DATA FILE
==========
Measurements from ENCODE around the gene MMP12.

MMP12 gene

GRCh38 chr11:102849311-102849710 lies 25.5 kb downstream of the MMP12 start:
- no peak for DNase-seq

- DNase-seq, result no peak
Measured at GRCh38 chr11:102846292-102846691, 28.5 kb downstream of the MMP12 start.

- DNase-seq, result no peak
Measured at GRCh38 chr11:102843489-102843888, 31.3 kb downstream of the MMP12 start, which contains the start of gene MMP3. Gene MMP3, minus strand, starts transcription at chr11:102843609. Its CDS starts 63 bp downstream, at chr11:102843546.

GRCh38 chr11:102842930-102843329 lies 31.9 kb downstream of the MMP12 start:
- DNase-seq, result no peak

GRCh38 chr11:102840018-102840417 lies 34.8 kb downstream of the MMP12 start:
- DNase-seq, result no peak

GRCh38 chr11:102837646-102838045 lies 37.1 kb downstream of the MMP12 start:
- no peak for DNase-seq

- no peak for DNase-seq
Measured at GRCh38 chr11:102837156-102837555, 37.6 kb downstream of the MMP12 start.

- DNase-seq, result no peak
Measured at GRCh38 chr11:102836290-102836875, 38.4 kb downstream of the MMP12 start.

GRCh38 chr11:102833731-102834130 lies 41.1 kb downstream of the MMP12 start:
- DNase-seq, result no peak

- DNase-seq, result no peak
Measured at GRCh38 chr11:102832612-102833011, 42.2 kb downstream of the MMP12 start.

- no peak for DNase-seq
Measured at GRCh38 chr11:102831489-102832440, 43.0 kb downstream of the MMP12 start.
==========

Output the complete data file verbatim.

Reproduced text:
Measurements from ENCODE around the gene MMP12.

MMP12 gene

GRCh38 chr11:102849311-102849710 lies 25.5 kb downstream of the MMP12 start:
- no peak for DNase-seq

- DNase-seq, result no peak
Measured at GRCh38 chr11:102846292-102846691, 28.5 kb downstream of the MMP12 start.

- DNase-seq, result no peak
Measured at GRCh38 chr11:102843489-102843888, 31.3 kb downstream of the MMP12 start, which contains the start of gene MMP3. Gene MMP3, minus strand, starts transcription at chr11:102843609. Its CDS starts 63 bp downstream, at chr11:102843546.

GRCh38 chr11:102842930-102843329 lies 31.9 kb downstream of the MMP12 start:
- DNase-seq, result no peak

GRCh38 chr11:102840018-102840417 lies 34.8 kb downstream of the MMP12 start:
- DNase-seq, result no peak

GRCh38 chr11:102837646-102838045 lies 37.1 kb downstream of the MMP12 start:
- no peak for DNase-seq

- no peak for DNase-seq
Measured at GRCh38 chr11:102837156-102837555, 37.6 kb downstream of the MMP12 start.

- DNase-seq, result no peak
Measured at GRCh38 chr11:102836290-102836875, 38.4 kb downstream of the MMP12 start.

GRCh38 chr11:102833731-102834130 lies 41.1 kb downstream of the MMP12 start:
- DNase-seq, result no peak

- DNase-seq, result no peak
Measured at GRCh38 chr11:102832612-102833011, 42.2 kb downstream of the MMP12 start.

- no peak for DNase-seq
Measured at GRCh38 chr11:102831489-102832440, 43.0 kb downstream of the MMP12 start.